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[Warning: This story contains spoilers from Sunday’s Ray Donovan.]
When it comes to death and destruction, Showtime’s Ray Donovan has never shied away from the brutal or controversial. This season, in particular, is when controversy has taken center stage as Ray (Liev Schreiber) fell deeper into the boxing world, where he met superstar Hector Campos (Ismael Cruz Cordova) and his drug-addict half-sister and lover Marisol (Lisa Bonet).
With each passing week it became harder to keep Hector out of his sister’s clutches as she threatened to go to the press and expose the boxer to the world if he didn’t settle down and join her in her drug-addled haze. It all came to a head in Sunday’s ironically titled “Lake Hollywood” episode when Hector’s wife finally took their daughter away to Montreal. Hector retaliated by spontaneously drowning his sister in a bathtub to be rid of her forever but not before realizing the dire consequences.
By the episode’s end it was up to Ray to step in again as he staged the entire thing to look like a suicide when he dropped Marisol’s lifeless body from a bridge into the water below. THR caught up with star Lisa Bonet about her turn on the show.
Did you know Marisol’s fate from the beginning?
I didn’t know exactly, and I don’t even know if they knew what was going to happen. But it was apparent that Marisol could never do anything right — she never makes the right decisions. And she burned so hot it was clear that it was going to be a crash and burn. I didn’t anticipate it to continue.
Was signing on for a season-long arc part of the allure of doing the show?
It was a way to get my feet wet, and I really left the experience as an artist feeling very satisfied. It was just perfect.
What was it about Marisol that made you want to play her?
I loved how damaged she was. I loved the idea of bringing some form of humanity to that human being and to explore those phases. There were a lot of risks and a lot of fun in those risks to be had.
Did you do any specific research to dig into it?
I did some research. When I auditioned — which I did have to do — I didn’t feel comfortable at all just winging it. So most of my research was done during the process of auditioning and really wanting to portray an addict with authenticity. And feel genuine in my portrayal.
Marisol wasn’t necessarily a dialogue-heavy character; what kind of thought did you put into her physicality?
Part of the allure for me in terms of the character she was, was just to be able to explore that aspect of her. I had challenges in the past with some television and some directors where they want very obvious reactions and I think it really undermines the power that can be done by an actor. It also undermines the audience if you think they’re not going to get it if you don’t hit them over the head with some form of reaction.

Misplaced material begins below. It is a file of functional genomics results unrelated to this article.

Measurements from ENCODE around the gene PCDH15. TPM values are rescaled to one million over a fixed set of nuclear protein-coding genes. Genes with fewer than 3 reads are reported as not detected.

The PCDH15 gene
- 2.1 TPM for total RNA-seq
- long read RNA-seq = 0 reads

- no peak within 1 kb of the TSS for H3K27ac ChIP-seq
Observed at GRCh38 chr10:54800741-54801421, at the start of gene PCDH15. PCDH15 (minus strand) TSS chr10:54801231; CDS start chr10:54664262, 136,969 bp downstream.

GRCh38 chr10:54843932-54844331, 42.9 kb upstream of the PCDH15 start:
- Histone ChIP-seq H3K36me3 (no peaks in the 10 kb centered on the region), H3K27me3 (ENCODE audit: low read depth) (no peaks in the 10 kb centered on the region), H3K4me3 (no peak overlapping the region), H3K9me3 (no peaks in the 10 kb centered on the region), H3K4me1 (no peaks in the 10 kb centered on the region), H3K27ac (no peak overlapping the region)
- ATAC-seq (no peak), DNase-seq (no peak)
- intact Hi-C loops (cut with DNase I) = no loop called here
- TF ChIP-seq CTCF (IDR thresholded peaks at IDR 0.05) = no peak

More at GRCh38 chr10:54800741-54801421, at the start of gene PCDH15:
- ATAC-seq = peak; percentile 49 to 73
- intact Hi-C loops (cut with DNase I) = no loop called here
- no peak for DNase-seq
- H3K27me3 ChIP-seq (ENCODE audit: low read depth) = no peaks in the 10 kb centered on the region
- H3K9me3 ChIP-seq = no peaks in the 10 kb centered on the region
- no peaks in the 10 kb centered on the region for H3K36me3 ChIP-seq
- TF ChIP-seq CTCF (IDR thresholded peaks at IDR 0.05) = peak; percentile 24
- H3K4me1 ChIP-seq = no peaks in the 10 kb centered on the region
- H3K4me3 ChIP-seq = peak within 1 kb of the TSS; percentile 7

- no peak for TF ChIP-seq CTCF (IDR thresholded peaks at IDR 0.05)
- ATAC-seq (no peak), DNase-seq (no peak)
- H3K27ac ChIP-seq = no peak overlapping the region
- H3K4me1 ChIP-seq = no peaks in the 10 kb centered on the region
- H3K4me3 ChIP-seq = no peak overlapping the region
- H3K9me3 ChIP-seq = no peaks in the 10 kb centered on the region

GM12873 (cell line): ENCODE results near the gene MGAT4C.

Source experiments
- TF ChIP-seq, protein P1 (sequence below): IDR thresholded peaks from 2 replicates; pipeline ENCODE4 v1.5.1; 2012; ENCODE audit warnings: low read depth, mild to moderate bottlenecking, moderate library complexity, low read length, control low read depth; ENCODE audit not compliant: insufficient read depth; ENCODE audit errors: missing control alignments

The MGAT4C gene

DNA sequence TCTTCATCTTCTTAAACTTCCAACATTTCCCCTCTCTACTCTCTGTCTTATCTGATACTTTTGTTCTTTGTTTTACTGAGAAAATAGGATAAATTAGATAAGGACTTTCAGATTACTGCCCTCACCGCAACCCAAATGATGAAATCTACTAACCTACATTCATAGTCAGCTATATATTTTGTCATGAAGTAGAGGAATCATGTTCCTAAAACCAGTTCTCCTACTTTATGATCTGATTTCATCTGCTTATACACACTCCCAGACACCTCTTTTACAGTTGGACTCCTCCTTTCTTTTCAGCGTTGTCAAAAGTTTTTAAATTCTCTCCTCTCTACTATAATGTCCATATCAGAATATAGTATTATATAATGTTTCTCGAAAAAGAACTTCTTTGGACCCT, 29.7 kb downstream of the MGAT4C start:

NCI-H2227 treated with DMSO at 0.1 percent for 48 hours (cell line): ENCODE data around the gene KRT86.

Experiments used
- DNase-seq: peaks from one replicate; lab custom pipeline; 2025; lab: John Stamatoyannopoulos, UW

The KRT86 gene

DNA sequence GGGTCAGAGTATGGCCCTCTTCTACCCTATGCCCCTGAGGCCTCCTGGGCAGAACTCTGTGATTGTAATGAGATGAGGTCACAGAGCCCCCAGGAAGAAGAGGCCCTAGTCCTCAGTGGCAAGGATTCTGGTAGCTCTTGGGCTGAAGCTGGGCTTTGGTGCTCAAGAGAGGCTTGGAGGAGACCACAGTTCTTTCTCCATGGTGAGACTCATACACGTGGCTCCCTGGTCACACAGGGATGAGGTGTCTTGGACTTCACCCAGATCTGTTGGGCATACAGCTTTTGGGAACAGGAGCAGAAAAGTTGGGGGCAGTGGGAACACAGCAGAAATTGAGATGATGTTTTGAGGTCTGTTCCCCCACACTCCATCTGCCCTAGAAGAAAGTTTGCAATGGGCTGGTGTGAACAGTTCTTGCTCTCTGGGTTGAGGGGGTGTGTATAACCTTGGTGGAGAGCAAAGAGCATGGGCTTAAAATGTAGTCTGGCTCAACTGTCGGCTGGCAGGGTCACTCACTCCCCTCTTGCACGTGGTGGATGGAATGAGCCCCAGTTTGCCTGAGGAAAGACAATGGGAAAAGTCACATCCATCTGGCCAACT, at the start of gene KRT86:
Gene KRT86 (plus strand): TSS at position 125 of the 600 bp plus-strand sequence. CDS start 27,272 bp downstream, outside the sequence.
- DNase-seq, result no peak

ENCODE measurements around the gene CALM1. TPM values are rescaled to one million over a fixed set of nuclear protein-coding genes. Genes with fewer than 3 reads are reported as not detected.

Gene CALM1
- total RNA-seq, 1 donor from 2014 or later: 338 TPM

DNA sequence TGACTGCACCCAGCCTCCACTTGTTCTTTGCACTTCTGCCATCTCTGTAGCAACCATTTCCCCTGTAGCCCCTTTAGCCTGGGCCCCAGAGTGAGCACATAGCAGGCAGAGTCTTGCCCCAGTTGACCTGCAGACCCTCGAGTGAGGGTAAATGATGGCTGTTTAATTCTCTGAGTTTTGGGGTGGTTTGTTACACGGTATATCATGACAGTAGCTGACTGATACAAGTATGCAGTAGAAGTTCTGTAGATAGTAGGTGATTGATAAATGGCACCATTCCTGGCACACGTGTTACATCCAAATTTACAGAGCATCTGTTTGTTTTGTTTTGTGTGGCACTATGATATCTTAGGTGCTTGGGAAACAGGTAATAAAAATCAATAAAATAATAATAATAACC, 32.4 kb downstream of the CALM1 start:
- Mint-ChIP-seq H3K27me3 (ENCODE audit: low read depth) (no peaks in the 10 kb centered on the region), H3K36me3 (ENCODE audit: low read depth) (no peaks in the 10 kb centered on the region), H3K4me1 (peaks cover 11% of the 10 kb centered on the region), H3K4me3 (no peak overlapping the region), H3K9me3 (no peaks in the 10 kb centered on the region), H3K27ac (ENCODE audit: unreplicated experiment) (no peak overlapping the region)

When it came to playing out the relationship with Hector, did you and Ismael Cruz Cordova have any specific discussions or goals?
We definitely realized we were going to go on this journey together. He’s just a wonderful person and someone who I consider a friend now. I felt very safe with him. We just spend time in between scenes getting to know each other as much as possible so that we could fill in the blanks with a sense of history and familiarity. We had a dinner too, and just talked about what we could decipher from what was on the page with [showrunner] David Hollander and Liev just to try and create as much history as we could.
Do you think an in-depth incest storyline could exist on TV like this one without Game of Thrones kind of paving the way?
I don’t know … it’s true, it has been seen now and people have accepted it. Who knows, that might be a question more for producers in terms of the inspiration for exploring that kind of love. Obviously it’s still very much a taboo.
What was it like to film that bathtub scene? Were there safety measures in place?
It was very wet. Four dresses later! I was very wet … and very irritated, to be quite honest! I don’t think they mapped that one out as well as it could have been, but for the actual thrashing it was a stunt person.
Would you predict that Marisol could somehow make Hector’s life hell from her watery grave or is he finally rid of her?
[Laughs.] I shall let that remain a mystery.
Any chance of seeing Tandice on the final season of Girls?
You know, I don’t know. I haven’t heard from them. I really love comedy. I love laughing, I love making people laugh. I love trying not to laugh when you’re not supposed [to]. The whole thing.
Ray Donovan airs Sundays at 9 p.m. on Showtime. What did you think of Lisa Bonet’s turn? Sound off in the comments below.
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